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Energy & natural resources

IPCC report findings and set the scene on climate change ahead of COP26



In the lead up to the UK’s fast-approaching COP26 to be hosted in Glasgow, we have seen increased discussion on the topic of climate change. The Scottish Government has set a target of achieving net zero emissions – that’s to say producing less carbon than we take out of the atmosphere – by 2045; but successfully tackling climate change will undoubtedly require a united and collaborative effort across the globe.

The recently published report by the UN’s Intergovernmental Panel on Climate Change (IPCC) will likely precipitate a further focus on the topic, and ought to be treated as a ‘code red for humanity’, according to UN Secretary-General António Guterres.

The report’s findings are startling, as the IPCC warns of extreme weather conditions accompanied by unprecedented rises in the average global temperature in years to come. According to the report all of this is directly attributed to human behaviour.

In its press release of 9 August, the IPCC highlighted the need for ”strong and sustained reductions in emissions of carbon dioxide … and other greenhouse gases” to reduce the effects of climate change over a sustained period. In echoing this sentiment, Guterres urged that there is no scope for delay in responding to the report’s findings, and called on government leaders to ensure that COP26 is the catalyst for urgent action in addressing climate change.

Importantly, the previous IPCC report in 2013 was one of the key drivers towards the Paris Climate Agreement in 2015, an international treaty which provides a global framework to ‘avoid dangerous climate change’ and limit global warming. This short article outlines the key findings of the 2021 report, and explores whether it will have the same triggering effect as that of its predecessor.

Key findings

One of the main concerns raised by the report is the sharp rise in global surface temperature in recent years. According to the report, ‘[i]t is unequivocal that human influence has warmed the atmosphere, ocean and land.’ It is estimated that the range of total ‘human-caused’ increase in global surface temperature from 1850-1900 (when accurate records began) to 2010-2019 is 0.8°C to 1.3°C, with atmospheric CO2 concentrations recorded to be at their highest levels for two million years in 2019.

Global surface temperature has increased faster since 1970 than in any other 50-year period in the past 2000 years, and will continue to do so without ‘deep reductions in CO2 and other greenhouse gas emissions … in the coming decades’. It is feared that without intervention, global surface temperature will continue to rise, with global warming of 1.5°C and 2°C likely to be exceeded in the 21st Century. Despite global efforts, this predicted rise would fail to meet the Paris Agreement’s targets of maintaining a level of global warming well below 2°C.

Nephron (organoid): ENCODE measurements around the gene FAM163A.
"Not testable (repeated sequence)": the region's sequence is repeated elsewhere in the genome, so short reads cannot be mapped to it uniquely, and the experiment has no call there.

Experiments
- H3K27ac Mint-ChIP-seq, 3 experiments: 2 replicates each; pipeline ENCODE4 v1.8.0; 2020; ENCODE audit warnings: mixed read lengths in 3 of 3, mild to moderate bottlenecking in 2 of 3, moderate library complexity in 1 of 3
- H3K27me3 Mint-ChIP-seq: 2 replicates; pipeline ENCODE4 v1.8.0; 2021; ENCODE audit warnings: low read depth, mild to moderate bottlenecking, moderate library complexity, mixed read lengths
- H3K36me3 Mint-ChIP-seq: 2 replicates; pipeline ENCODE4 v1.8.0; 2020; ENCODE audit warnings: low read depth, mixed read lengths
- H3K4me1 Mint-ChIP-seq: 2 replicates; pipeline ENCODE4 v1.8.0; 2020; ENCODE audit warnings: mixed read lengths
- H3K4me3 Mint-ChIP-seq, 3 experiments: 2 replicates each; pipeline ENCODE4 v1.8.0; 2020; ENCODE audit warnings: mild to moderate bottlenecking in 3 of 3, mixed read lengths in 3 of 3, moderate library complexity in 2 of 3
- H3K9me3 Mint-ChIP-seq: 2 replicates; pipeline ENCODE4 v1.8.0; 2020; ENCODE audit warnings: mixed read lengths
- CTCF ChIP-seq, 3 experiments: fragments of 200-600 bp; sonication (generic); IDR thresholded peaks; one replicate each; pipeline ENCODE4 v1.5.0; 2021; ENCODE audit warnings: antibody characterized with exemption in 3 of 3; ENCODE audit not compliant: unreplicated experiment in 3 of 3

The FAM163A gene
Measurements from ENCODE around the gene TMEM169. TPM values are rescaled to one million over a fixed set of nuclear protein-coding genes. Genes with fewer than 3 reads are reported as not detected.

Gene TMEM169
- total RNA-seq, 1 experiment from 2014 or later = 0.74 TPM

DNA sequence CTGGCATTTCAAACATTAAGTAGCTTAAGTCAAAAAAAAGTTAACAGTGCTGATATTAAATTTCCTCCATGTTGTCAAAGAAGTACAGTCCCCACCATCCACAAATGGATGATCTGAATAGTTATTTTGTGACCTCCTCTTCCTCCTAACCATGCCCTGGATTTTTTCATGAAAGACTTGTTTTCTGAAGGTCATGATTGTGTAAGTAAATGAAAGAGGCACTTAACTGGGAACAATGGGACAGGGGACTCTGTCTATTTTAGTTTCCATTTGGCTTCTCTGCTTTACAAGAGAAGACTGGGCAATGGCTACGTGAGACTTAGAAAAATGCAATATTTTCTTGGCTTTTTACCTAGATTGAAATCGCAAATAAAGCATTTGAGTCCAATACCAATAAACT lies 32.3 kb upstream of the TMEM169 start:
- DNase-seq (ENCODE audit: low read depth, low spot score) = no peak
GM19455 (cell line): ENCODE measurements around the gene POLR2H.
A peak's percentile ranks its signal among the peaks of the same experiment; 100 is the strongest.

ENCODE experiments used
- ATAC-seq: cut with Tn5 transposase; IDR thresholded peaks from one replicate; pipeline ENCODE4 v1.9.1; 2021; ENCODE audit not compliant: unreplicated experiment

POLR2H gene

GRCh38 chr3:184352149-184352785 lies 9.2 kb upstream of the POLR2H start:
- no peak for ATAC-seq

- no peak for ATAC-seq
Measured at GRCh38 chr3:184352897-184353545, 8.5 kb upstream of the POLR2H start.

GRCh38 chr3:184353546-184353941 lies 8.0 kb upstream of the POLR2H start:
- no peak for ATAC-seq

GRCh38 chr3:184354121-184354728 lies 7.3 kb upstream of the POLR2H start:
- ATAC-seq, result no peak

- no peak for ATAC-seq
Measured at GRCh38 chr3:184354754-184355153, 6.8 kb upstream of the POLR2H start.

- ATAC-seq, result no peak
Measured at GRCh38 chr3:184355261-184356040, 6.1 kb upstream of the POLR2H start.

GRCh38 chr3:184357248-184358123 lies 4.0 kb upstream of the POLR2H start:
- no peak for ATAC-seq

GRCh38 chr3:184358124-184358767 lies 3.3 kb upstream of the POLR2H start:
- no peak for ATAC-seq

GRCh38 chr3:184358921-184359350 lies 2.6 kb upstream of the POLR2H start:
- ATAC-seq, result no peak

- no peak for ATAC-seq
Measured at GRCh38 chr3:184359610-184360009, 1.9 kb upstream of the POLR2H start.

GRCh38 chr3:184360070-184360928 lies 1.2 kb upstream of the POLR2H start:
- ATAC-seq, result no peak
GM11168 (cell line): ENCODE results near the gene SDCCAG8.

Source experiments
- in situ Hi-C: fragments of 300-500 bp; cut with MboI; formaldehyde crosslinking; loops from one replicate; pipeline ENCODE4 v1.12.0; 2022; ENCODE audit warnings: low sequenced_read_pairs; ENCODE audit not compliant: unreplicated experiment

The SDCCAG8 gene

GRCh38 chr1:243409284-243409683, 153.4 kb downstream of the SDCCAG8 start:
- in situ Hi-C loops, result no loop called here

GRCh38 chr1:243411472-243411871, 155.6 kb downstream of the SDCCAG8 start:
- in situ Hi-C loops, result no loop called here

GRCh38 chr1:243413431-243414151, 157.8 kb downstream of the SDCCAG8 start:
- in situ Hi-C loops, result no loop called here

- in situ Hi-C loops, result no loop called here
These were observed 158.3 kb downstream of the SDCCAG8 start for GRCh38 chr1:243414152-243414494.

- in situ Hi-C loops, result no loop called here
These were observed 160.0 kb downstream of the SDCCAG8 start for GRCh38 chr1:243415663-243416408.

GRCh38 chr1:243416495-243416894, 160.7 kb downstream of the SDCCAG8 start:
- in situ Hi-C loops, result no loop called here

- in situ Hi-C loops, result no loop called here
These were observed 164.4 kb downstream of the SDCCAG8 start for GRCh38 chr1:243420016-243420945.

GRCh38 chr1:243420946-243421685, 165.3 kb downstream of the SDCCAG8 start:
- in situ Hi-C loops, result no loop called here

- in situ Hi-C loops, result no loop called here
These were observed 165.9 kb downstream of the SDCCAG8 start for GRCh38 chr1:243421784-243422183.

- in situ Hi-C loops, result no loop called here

Human influence is also said to be the ‘very likely’ main driver of the global retreat of glaciers since the 1990s, and the decrease in Arctic sea ice between 1979-1988 and 2010-2019. From 2011-2020, the annual average Arctic sea ice area is believed to have reached its lowest level since at least 1850.

Furthermore, the global mean sea level has increased significantly. The average annual rate of sea level rise was recorded as 1.3mm between 1901-1977, as against 3.7mm between 2006 and 2018; with human influence again cited as the main driver. Since 1900, the global mean sea level has risen faster than over any century in the past 3000 years.

We are also told that ‘human-induced climate change’ is causing extreme weather conditions in every region across the globe. The report states with ‘virtual certainty’ that hot extremes have become more prevalent and ‘more intense’ across most regions since the 1950s, whilst cold extremes are now less frequent and severe. The ‘frequency and intensity’ of rainfall has also increased over most regions since the 1950s, with human influence again cited as the likely main driver. According to the report, some of the recent heatwaves experienced in the past 10 years would have been ‘extremely unlikely’ to occur, but for human influence.


The report’s findings are deeply concerning but the wide publicity around COP26 and climate change could well act as a catalyst for positive global change in the coming years. As a firm, we are strongly committed to tackling Climate Change, and we regularly work alongside clients and other stakeholders, helping them protect, enjoy and enhance Scotland’s Natural Capital.

Our Energy & Natural Resources team will continue to follow the topic closely over the coming months, and we would encourage all of our contacts to follow and engage with the COP26 conference. We would be delighted to assist in advising your business on how best to take positive steps towards reducing its carbon footprint and contribute to a healthier and more sustainable economy.

Article written in conjunction with Ewan Forsyth, Trainee Solicitor

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